Only 36 Palestinians who worked at the SodaStream plant in the West Bank were initially rehired to work in the new facility in Israel.
Bassam Eid, a Palestinian human rights activist, met with some of the people who lost their jobs, which paid more than three times what they could earn in the West Bank. He said these Palestinians “are deep in debt because they have taken on long-term commitments based on the understanding that their work at the plant would continue; but reality has slapped them in the face because of the pressure created by BDS movement…. Do you think the boycott movement cares about them at all?”
In May it was reported that all employees of the SodaStream factory who wanted their jobs back were rehired at the new facility in Israel. Altogether, 74 Palestinian workers were rehired – quite a drop from the 600 who had worked in the West Bank factory.
According to the World Bank, unemployment in the West Bank in 2016 stood at around 18 percent. Is it any wonder that some 100,000 to 110,000 Palestinians currently ignore the call to boycott and instead work in Israel?
In addition, while Palestinians and their supporters incessantly rail against Jewish settlements, approximately 30,000 Palestinians work in these West Bank communities. Palestinian workers typically enjoy the same benefits and protections as Israeli workers and earn salaries considerably higher than those available in areas controlled by the Palestinian Authority.
In 2016, the Palestinian Bureau of Statistics reported the minimum wage in Israel was double the average in the West Bank and more than triple that in Gaza.
Besides hurting Palestinians, the BDS movement has been a complete failure. Israel’s policies toward the Palestinians have not changed, its global economic relations are expanding, and Israel has diplomatic ties with more countries than ever.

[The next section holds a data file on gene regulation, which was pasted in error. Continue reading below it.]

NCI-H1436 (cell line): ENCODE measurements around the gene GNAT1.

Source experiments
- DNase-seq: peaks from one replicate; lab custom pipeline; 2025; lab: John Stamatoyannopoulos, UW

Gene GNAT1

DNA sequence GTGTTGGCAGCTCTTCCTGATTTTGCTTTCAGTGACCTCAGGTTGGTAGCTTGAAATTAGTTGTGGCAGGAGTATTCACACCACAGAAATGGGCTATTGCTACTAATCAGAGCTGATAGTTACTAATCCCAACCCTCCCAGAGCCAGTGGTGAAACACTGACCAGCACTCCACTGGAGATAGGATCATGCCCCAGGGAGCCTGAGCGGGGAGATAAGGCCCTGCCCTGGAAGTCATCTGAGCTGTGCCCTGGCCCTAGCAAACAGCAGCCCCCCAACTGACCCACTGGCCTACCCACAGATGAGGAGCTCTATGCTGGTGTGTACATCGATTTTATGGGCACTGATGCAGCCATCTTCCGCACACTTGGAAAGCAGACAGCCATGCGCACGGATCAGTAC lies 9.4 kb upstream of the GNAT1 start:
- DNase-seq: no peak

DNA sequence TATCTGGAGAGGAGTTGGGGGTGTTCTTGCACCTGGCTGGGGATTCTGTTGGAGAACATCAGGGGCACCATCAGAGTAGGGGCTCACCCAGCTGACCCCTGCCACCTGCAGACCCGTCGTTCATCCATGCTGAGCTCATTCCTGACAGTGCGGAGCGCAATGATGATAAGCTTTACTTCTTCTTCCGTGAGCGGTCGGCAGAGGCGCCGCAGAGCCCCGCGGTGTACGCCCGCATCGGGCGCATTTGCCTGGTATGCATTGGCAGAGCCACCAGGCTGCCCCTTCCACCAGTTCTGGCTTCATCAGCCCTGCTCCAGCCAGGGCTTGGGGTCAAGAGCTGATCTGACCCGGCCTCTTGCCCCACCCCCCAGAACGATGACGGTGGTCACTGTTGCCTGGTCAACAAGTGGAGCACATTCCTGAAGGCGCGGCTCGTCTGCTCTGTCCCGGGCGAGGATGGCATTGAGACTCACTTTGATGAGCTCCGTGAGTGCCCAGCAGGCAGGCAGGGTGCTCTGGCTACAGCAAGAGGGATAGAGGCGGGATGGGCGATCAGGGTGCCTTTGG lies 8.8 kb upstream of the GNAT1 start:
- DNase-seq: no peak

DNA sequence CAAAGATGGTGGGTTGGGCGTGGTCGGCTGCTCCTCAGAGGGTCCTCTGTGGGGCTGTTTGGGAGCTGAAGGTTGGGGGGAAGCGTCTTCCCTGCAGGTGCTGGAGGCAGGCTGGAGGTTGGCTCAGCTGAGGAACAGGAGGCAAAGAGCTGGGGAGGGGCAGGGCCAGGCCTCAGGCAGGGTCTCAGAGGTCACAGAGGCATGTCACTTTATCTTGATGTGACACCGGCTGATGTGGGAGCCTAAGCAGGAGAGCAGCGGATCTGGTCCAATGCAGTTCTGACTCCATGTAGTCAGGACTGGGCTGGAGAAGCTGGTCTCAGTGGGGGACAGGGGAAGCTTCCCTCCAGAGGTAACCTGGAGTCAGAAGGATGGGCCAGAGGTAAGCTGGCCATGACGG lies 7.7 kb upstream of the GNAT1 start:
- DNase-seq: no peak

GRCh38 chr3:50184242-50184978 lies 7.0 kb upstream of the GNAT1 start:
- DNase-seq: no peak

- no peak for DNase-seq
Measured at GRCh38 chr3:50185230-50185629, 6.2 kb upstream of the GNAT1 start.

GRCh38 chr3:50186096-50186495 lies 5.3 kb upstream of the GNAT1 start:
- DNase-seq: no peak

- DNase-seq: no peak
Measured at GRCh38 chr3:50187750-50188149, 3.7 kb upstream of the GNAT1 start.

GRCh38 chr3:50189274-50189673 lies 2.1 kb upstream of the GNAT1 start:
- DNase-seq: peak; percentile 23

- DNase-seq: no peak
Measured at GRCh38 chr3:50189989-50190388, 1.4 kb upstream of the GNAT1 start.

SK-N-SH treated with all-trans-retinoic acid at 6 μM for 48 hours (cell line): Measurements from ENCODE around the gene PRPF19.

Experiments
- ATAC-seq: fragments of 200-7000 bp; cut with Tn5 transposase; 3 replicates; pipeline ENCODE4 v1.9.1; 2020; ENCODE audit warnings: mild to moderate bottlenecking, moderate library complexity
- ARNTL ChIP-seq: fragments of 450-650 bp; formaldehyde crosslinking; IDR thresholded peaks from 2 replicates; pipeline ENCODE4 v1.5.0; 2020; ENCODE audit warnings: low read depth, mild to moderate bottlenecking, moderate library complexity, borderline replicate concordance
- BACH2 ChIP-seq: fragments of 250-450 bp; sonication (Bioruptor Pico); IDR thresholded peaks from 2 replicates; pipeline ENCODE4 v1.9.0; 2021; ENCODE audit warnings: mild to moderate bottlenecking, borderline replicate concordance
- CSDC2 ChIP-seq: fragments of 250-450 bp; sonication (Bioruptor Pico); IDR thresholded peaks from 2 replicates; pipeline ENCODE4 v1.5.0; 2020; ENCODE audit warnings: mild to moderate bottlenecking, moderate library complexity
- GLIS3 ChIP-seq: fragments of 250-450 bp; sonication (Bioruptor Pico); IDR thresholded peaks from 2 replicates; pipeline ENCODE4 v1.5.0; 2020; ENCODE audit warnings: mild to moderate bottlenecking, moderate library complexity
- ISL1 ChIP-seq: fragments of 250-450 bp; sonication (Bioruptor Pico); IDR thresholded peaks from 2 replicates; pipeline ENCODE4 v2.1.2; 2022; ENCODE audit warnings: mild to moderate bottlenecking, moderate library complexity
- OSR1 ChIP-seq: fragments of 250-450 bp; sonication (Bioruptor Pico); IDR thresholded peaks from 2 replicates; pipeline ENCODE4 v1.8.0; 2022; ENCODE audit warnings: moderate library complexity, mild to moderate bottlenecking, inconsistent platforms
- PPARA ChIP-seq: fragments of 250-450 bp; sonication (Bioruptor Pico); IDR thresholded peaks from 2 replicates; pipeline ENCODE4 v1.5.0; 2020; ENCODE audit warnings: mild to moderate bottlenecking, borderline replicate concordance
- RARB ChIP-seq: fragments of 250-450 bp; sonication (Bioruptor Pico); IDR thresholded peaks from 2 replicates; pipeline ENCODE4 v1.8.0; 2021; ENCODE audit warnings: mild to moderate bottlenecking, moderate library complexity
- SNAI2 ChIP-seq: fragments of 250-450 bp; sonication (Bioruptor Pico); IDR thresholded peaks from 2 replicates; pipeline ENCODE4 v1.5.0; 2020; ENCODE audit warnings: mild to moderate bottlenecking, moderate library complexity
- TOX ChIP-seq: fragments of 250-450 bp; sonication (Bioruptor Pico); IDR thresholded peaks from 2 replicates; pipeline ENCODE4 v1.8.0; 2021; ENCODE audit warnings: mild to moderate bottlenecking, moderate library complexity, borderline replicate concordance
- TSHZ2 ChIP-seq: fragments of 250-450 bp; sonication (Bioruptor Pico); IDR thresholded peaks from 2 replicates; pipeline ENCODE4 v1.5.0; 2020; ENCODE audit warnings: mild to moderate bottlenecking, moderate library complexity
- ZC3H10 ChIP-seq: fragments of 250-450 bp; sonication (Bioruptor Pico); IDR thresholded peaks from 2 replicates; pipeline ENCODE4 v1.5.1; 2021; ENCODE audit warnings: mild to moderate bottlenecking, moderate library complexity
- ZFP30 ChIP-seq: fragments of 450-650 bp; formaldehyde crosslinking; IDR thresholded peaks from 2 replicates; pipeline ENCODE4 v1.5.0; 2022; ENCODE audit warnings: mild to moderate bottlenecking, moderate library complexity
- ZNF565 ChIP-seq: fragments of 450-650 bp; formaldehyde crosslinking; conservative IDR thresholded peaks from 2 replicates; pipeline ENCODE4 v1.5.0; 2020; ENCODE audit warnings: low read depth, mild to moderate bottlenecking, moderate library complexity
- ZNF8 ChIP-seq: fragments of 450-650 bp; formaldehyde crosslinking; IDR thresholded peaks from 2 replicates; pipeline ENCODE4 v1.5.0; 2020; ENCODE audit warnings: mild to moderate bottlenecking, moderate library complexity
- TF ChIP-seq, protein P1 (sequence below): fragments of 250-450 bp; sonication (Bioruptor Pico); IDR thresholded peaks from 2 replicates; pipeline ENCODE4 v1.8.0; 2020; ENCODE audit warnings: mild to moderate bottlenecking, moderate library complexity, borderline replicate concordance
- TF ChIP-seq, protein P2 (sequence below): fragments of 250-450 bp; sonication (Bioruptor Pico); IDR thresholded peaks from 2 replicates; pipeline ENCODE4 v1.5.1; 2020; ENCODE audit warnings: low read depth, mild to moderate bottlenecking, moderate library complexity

Moreover, the boycott campaign has generated a backlash with large amounts of money being spent to fight BDS and various legal measures being adopted to discourage and prevent boycotts against Israel.
When Barack Obama was elected as president of the United States, Israeli Prime Minister Benjamin Netanyahu advocated pursuing “economic peace” with the Palestinians. He may have had a partner in his Palestinian counterpart, Salam Fayyad, who was also more interested in improving Palestinian welfare than ideology.
President Obama, however, decided to pursue his own approach, which alienated both Israelis and Palestinians, and led to eight years of counterproductive diplomatic initiatives.
The Palestinians would have more jobs and their economy would be stronger if their leaders worked with Israel on mutually beneficial projects to attract Israeli businesses and create jobs on the West Bank. Their advocates should be encouraging investment rather than boycotts.
Sadly, Palestinian leaders and supporters outside the Middle East believe their political cause is better served if the Palestinian people can be made to suffer so they can be portrayed as victims. That approach has achieved no political victories and only prolonged the Palestinians’ misery.